Farewell to Antony Sher

At last we near the end of the autumn term and head towards Christmas. I hope that Santa has been browsing the shelves, perhaps inspired by some of the suggestions from this blog, and will be filling stockings with some tasty morsels of literature.

Last time, Harry wrote about Welsh writer Sarah Waters. Following on from that, you may be surprised and intrigued to discover that Alfred Hitchcock, legendary film-maker, was inspired by another Welsh woman writer, Ethel Lina White. While Hitchcock is well known, from films like The Birds, Psycho, Strangers on a Train and North by Northwest, I should imagine that you haven’t heard of Ethel White. Yet she was once heralded as a crime writer on a par with the greats of her field. It is another case of a writer, especially women writers, falling into relative obscurity, and seems deeply unfair for someone who gave Hitchcock material for his start. You can, though, still read White’s fiction, as some of her books are still in print. Read more about the story here.

Linked to this is the story of Shakespeare’s female editors. Most of the editors of Shakespeare’s works that we know are male, but many women have been deeply involved in Shakespeare scholarship and this article focuses on them.

While writing about Shakespeare, I must mention a defining moment of my own experience of his work, which was seeing a production of King Lear in Stratford, with the great Michael Gambon as Lear, and Antony Sher as the Fool, complete with red nose. Directed by Adrian Noble, it was a spellbinding, gut-wrenching production. It so defined the play for me that for years I couldn’t watch another Lear and when I did, it was a horrific disappointment (sorry, Anthony Hopkins). Antony Sher died at the beginning of this month after a long cancer illness, and we have lost one of the greatest actors. He went on to play Lear himself in 2018, a production which I sadly did not see, but I was lucky enough to see him play Tamburlaine and Richard III. In many ways, his wild performance as Richard, flinging himself about the stage on a pair of crutches, black cloak flapping, defined him as an actor and solidified his reputation. Sher’s book about the preparations and performance of the production, The Year of the King, complemented by his own sketches, is one of the best Shakespeare and theatre books you will read, giving fascinating insight into the process of a production, the commitment of actors and the challenges of Shakespeare. It was so good, I didn’t want it to stop. I also saw Sher as the lead in Peter Flannery’s Singer, a furious play about the exploitation of the housing rental market in 1960s London. Many of you will have seen Sher’s comic turn as the apothecary in Shakespeare in Love. Read this tribute to the great man.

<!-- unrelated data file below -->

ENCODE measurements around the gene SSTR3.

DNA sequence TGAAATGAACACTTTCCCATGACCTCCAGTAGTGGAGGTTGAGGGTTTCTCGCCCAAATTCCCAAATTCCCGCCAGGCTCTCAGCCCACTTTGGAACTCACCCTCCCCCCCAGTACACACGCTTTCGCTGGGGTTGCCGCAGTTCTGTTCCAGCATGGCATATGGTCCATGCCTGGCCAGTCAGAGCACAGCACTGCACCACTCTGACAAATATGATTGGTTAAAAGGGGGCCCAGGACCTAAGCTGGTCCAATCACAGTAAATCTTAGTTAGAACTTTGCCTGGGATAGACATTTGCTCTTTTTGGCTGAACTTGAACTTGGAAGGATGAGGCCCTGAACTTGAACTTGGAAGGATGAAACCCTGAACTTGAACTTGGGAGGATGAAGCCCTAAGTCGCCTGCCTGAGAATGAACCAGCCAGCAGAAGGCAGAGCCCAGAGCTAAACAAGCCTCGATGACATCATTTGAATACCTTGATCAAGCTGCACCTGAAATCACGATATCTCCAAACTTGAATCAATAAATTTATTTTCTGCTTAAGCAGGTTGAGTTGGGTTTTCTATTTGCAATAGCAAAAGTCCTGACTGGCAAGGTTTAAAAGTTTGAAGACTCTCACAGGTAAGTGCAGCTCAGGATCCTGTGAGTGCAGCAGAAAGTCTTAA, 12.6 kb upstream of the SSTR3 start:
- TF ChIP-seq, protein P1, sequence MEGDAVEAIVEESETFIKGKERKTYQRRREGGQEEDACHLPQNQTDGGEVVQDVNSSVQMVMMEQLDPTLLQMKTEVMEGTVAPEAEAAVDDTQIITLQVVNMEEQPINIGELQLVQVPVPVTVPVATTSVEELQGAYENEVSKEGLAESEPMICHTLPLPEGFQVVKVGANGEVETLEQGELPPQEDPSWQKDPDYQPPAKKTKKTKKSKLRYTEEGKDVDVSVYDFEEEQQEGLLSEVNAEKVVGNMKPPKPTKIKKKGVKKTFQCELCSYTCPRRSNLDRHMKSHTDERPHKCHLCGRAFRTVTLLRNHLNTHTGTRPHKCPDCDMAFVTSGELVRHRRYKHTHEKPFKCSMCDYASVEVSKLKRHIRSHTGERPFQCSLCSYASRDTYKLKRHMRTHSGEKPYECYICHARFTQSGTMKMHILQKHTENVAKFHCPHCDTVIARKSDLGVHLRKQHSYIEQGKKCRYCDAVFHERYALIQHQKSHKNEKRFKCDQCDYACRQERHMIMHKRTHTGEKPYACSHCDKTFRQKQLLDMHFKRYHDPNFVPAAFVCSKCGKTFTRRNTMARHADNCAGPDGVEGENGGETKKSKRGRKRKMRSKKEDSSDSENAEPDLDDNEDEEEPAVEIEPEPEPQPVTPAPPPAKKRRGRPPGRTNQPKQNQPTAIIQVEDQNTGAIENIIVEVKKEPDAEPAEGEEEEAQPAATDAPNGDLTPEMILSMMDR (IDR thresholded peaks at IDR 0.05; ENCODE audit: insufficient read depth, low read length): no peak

In a completely different vein, I included a TED talk by Oscar Schwartz in September last year about computers writing poetry. Now an AI robot, called Ai-Da, is reciting poems based on Dante’s Divine Comedy – not just reciting, but giving performances. Poet Carol Rumens admits there are some problems with elements of the verse, but also says ‘there’s hope for the robot-poet.’ Read about the project here.

Finally, Merry Christmas from the Poetry Archive. Here is their Christmas bulletin.